You don't even have to walk to the mailbox anymore.

Today is April 1, which, every year, brings a few smart pranks and a great many awful attempts at humor. But during this socially distanced April Fools’ Day, you should be able to avoid all that noise (muting is your friend) and have plenty of time to fill out your 2020 U.S. Census form.

The arrival of Census Day means that every U.S. household should have received the decennial questionnaire by now. The U.S. Census Bureau began mailing them out on March 12, though you don't have to respond that way; you can also finish them online and by phone in many different languages. (If you have any questions, click here.) The goal of the census is to count every person living in the U.S. and its five territories every 10 years. It asks you questions about your age, sex, race, and the number of people in your household, among other things, and usually takes 10 minutes or less to complete.

What does the count affect? It determines state and congressional district lines, House of Representatives seats, new school and clinic locations, and billions in federal funding for “more than 100 programs, including Medicaid, Head Start, block grants for community mental health services, and the Supplemental Nutrition Assistance Program.” So, basically everything.

Recognizing this importance, the U.S. Census Bureau and various nonprofits normally mobilize mass census awareness efforts. But the novel coronavirus has compromised those campaigns. The Bureau suspended field operations for two weeks in mid-March, and others locally have had to halt their in-person plans. The Seattle-based National Urban Indian Family Coalition (NUIFC) is one organization aiming to boost Native communities’ census participation; in 2010, American Indians and Alaska Natives living on reservations were severely undercounted, likely by about 4.9 percent. (The undercount of American Indians not living on reservations “was not statistically different from zero,” according to the Bureau.) A dip in the tally can affect, for instance, the Department of Labor’s workforce development allocations for Native communities.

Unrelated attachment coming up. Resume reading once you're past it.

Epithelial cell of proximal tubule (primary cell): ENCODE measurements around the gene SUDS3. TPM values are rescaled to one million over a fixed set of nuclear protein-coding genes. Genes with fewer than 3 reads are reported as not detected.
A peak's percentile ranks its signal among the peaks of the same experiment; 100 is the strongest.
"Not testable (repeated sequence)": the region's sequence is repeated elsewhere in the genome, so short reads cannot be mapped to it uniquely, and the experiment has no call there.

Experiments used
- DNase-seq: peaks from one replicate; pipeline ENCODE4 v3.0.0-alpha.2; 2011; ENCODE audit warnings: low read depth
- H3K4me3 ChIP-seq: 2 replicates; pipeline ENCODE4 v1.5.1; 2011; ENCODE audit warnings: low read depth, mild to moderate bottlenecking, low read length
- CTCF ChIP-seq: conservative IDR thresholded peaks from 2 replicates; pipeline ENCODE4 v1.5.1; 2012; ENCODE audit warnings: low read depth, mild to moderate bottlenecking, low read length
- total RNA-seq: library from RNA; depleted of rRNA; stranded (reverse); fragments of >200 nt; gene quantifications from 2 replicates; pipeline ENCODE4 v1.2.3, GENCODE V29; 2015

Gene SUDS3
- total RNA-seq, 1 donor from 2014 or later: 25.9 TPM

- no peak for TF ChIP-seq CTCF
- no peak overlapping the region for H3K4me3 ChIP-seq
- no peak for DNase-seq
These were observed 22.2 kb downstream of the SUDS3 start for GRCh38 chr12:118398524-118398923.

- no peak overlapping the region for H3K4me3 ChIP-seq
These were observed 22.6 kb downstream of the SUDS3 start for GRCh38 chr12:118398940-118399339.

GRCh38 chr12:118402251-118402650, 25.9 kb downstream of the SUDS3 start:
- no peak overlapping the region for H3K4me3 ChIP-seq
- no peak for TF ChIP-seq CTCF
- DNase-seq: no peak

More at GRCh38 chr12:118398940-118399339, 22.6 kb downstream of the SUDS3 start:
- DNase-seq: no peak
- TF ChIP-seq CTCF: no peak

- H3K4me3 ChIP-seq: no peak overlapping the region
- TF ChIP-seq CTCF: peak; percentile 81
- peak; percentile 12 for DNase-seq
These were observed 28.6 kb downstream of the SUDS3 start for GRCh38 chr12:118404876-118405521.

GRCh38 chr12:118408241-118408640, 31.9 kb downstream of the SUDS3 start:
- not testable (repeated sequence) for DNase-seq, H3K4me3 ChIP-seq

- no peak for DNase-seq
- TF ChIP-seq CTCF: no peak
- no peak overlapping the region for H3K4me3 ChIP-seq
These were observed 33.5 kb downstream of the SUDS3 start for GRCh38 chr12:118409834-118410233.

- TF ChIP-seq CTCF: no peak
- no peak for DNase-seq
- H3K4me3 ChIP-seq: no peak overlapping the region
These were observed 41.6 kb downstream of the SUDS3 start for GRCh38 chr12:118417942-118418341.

NUIFC has worked with other organizations—Chief Seattle Club and the United Indians of All Tribes Foundation, to name a couple—to make sure that doesn’t happen this time around. But COVID-19 is a major obstacle. The virus changed everything, according to Janeen Comenote, NUIFC’s executive director. “Most of our funding was going to events. We had powwows and community dinners and community giveaways and all of these face-to-face activities that were planned for March and through April,” she says, “and obviously none of those are happening.” Social media is what’s left, she says, as well as a PSA filmed in Seattle for Comcast.

With a 46.3 percent self-response rate as of this writing, Seattle has turned in its forms at a higher clip than that of the state (42 percent) and the nation (38.4 percent). The city trails its 72.6 percent mark from 2010, but there’s still time to make up that ground: The Bureau’s goal is to conclude the count by the end of the year.

In the meantime, you can follow every state, county, and city’s progress here. We could all use a different updating map to look at these days, anyway.

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